Working borders and shifting identities in the Russian Far North

Gail Fondahl, Anna Sirina

    Research output: Contribution to journalArticlepeer-review

    9 Citations (Scopus)


    State-imposed borders inform socio-spatial identities, often encouraging divergent identities for those living of different sides of the border. However, these identities may be discursively appropriated by the groups affected by the borders, in order to manage their relations with the state. We describe how one group of aboriginal people in the Russian Far North forged a common identity based on evasion of state institutions in the 1930-1950s. This group, once articulated with state institutions and divided by the enforcement of a provincial/republican border, developed two socio-spatial identities-and employed these identities as counterhegemonic tactics to state pressures over their lifeways. As types of pressures change, the affordances that the borders provide also change, as evident in the shifting discourses of difference and similitude.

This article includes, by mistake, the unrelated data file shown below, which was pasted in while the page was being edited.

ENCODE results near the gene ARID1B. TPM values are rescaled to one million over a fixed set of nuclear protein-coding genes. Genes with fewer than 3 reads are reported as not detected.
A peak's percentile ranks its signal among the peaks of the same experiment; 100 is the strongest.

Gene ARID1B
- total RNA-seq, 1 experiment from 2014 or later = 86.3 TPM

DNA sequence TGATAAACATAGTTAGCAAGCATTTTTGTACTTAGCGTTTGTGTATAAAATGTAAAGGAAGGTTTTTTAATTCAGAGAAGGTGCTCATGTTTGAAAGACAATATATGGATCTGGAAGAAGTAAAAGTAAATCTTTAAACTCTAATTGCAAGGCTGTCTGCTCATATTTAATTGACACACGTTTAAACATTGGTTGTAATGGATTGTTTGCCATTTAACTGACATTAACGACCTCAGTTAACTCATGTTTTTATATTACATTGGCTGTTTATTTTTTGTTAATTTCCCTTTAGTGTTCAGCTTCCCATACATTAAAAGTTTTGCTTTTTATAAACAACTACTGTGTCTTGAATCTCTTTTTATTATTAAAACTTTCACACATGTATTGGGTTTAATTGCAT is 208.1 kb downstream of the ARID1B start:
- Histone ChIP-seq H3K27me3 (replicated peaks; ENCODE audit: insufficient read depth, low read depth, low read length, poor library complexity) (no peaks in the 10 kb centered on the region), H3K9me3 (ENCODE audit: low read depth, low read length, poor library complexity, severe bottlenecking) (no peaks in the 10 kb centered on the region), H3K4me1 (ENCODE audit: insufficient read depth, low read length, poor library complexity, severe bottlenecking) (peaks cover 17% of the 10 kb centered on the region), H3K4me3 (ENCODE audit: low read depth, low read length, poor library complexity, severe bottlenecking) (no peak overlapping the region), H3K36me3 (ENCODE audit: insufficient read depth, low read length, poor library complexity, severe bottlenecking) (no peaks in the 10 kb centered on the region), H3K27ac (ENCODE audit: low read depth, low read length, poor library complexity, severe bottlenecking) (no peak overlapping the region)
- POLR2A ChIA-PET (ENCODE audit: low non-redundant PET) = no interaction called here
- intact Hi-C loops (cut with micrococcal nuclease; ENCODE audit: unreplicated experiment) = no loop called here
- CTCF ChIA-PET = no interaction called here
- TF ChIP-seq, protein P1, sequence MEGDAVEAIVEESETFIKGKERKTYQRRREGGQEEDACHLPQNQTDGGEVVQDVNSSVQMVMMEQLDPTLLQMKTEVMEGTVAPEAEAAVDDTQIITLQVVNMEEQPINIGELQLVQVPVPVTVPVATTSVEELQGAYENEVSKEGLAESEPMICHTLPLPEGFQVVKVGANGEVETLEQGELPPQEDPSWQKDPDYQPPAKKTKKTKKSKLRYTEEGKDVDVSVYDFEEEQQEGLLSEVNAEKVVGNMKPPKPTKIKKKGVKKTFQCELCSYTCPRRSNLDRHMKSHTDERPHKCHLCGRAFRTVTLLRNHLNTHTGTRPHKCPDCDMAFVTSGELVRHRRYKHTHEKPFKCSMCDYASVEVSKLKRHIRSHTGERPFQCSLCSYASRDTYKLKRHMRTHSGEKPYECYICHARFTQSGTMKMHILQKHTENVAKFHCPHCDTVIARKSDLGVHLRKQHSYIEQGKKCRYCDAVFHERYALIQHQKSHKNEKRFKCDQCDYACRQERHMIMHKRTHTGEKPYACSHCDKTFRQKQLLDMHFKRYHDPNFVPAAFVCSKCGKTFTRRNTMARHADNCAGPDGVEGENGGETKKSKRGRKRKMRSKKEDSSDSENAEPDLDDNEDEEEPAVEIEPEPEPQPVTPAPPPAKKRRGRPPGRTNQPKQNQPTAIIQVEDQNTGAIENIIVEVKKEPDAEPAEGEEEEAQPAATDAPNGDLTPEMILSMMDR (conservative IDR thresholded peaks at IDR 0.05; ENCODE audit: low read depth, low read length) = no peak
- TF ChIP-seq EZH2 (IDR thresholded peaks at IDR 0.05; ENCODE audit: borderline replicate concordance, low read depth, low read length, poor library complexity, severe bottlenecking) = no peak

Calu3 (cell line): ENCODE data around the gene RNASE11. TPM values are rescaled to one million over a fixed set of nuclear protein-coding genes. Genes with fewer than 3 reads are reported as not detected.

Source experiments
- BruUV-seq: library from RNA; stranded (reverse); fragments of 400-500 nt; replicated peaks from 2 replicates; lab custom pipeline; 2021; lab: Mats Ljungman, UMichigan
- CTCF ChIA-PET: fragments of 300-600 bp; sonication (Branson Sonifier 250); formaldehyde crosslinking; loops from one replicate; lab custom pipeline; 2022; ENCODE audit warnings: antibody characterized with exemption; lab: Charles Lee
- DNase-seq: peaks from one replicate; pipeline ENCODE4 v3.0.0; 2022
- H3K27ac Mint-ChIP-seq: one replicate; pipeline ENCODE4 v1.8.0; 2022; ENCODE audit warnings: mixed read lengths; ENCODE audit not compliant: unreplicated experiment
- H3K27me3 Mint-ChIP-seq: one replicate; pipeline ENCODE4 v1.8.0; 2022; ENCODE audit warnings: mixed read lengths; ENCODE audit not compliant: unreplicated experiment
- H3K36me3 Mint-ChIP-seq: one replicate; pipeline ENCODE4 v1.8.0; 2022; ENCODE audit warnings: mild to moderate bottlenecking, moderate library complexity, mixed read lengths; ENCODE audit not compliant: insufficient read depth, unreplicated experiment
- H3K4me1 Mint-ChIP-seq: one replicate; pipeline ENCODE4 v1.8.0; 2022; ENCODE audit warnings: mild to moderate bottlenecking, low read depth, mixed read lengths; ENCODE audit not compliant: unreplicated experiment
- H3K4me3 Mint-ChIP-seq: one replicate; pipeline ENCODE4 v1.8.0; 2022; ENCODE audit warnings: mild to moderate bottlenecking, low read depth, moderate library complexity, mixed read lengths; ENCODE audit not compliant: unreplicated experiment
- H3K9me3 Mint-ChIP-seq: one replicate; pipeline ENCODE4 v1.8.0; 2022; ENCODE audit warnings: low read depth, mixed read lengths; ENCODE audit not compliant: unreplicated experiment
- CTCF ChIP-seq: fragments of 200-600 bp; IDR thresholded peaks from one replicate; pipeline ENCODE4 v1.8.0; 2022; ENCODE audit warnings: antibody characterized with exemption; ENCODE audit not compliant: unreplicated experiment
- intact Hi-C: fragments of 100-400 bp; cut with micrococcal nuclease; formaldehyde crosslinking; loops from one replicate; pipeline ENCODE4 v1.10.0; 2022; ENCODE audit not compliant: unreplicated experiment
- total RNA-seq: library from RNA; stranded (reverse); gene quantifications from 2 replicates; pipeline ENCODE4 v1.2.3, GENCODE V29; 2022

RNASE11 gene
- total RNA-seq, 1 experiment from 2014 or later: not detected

Original languageEnglish
    Pages (from-to)541-556
    Number of pages16
    Issue number4
    Publication statusPublished - 2003 Nov


    • Aboriginal
    • Borders
    • Boundaries
    • Identity
    • Indigenous
    • Native
    • North
    • Russia
    • Russian Far East
    • Siberia

    ASJC Scopus subject areas

    • Sociology and Political Science

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